Saturday, July 6, 2013
By Rabbi Thomas Louchheim
42nd Torah Portion, 9th in B’midbar
Matot – Masei 30:2-36:13 (245 verses)
Matot: Moses explains to the Israelites the laws concerning vows made by men and women. Israel successfully wages war against the Midianites. The laws regarding the spoils of war are outlined. The tribes of Reuben and Gad request permission to stay on the east bank of the Jordan; at first Moses rebukes them but they promise to serve as shock troops for the conquest of Canaan and he relents.
Masei: The journey from Egypt to the Jordan is recounted. Moses instructs the people to remove the current inhabitants of the land that God will give them and to destroy their gods. The boundaries of Eretz Yisraeil are defined along with those of the Levitical cities and the cities of refuge. God makes a precise distinction between murder and manslaughter. The laws of inheritance that apply to Israelite women are explained.
There are nearly 30 references to oaths and vows found in our Scripture. There are dire consequences for broken vows. Why another reference in this Torah portion, and why is it directed to “the heads of the tribes of the children of Israel” (30:2)? We read, “If a man makes a vow to Adonai or takes an oath imposing an obligation on himself [nafsho – his own soul], he shall not break his pledge; he must carry out all that has crossed his lips” (30:3). Why distinguish the leaders from anyone else? Rashi suggests that the leaders were instructed first as a sign of respect. Afterwards they taught everyone else. I believe that this is directed to the leaders because of their influence upon the rest of the community.
One of the responsibilities of leadership is the ability to discern and respond to communal needs and to keep the community happy – whatever that community: workers, family, and groups with common interests. Individuals have desires and gripes, and groups have vested interests. Leaders must serve and be sensitive to both. A vow is a promise, and promises are made to deliver the goods. Moses instructs us that this law should make us aware of the sanctity of the word and the importance of keeping the promises we make. Leaders have great responsibility to be exemplary: a fulfilled promise is an indication of honesty and reliable leadership. Followers are inspired by and respect leaders who keep their word. The Talmud declares, “He who holds fast to his word has the approval of the Sages” (Shevuot 10b). For the Muslim, keeping one’s word is in keeping with the word of God: “Most abominable in the sight of God is that you say what you do not do” (Koran, Sura 61:3).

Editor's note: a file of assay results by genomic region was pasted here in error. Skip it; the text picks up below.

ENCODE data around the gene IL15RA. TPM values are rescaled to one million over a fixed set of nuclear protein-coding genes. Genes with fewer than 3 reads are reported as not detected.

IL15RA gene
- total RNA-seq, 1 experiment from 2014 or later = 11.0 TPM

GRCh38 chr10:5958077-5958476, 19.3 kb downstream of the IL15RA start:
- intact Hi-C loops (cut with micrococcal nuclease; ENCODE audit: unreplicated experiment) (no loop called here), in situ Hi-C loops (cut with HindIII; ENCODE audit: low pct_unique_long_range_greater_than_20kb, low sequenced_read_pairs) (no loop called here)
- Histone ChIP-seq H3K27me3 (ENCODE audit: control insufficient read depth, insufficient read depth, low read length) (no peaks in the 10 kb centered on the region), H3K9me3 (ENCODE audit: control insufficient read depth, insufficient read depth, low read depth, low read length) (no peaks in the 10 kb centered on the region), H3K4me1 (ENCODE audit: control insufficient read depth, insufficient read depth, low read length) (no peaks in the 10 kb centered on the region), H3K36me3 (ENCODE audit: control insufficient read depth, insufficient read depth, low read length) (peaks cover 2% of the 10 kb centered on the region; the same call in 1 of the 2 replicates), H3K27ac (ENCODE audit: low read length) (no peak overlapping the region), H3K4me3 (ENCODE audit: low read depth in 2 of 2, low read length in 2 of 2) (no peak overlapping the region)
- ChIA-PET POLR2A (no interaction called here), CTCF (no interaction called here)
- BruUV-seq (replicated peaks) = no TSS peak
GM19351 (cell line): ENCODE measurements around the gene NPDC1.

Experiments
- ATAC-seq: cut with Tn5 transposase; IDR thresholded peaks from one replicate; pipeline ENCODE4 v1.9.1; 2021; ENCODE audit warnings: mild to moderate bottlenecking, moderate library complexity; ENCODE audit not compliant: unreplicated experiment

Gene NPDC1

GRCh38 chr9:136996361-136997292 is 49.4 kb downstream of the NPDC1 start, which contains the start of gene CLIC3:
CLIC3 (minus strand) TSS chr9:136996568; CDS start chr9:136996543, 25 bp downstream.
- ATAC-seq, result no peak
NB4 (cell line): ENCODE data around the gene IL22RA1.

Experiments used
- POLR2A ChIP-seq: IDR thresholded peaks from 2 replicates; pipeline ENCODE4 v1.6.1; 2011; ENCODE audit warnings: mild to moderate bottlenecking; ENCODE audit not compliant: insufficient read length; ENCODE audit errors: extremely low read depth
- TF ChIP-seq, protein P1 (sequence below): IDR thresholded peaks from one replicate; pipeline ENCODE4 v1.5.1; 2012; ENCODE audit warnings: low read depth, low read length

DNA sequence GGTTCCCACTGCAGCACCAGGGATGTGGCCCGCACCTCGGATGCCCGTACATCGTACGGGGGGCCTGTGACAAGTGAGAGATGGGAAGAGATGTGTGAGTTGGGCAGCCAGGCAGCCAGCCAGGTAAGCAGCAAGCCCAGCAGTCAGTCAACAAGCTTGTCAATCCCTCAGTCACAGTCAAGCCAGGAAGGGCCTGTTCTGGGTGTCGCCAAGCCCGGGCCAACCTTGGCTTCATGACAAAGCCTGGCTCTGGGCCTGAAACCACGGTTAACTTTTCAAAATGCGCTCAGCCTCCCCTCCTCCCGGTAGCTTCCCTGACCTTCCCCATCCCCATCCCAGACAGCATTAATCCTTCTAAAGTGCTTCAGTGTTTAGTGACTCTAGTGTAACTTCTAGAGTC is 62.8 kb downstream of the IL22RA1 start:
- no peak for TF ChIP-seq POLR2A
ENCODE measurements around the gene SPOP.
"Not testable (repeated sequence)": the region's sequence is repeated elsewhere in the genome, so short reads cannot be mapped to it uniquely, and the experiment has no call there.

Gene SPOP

A leader’s promise is a commitment to action that followers trust. A leader who keeps his promises has followers who trust his word. This trust is an antidote to the community’s fears and the risks of making a meaningful commitment. Trust is reliance on a leader who does not speak or act in a way that is not in the interests of the community. One of the most important assets of any group – whether an organization or a family — is the expectation that their leader or parent will guide them to a better place, and that their trust and confidence are merited.
At the personal level, when I keep a commitment to you, your trust in me increases and I can call upon it. I may even make mistakes, but still that trust in my commitment need not be compromised. Making and keeping promises to ourselves and to others, little by little, we increase our strength until, unified, our ability to act together is more powerful than any of the forces that act upon us.
Acting in a responsible way means, deeply and spiritually, holding oneself accountable (nafsho). Leaders need to know that their words and actions are directly related to the welfare of others and the success or failure of the organization. Whether it is your children or your employees, those who follow your leadership build their hope around promises you make. Perhaps this is what Rashi was thinking when he commented on the dire consequences of “breaking” one’s commitment, noting that the word “break” (yachel) is related to the root chet lamed lamed (“to secularize”). Your spoken word is holy. Your word is connected to God. Words (Genesis, Chapter One) created the world. Words make reality. Uttering a promise implies a divine creation to which you are committing yourself. Making promises, setting goals, and being true to them enable every other positive thing in our lives.
1. How do you feel when someone makes a promise to you and doesn’t keep their word or makes excuses to get out of it?
2. If a “vow” you’ve made is not faithfully honored, how can you be trusted?
3. As a parent, have you made a vow you have not kept? Have your children told you?
4. As a leader of an organization, is there a vow your employees or members assume you have made but have not kept?
Make a promise to someone. Observe their response to your promise: their trust or lack thereof is a clear indicator of how you have fulfilled past commitments with them.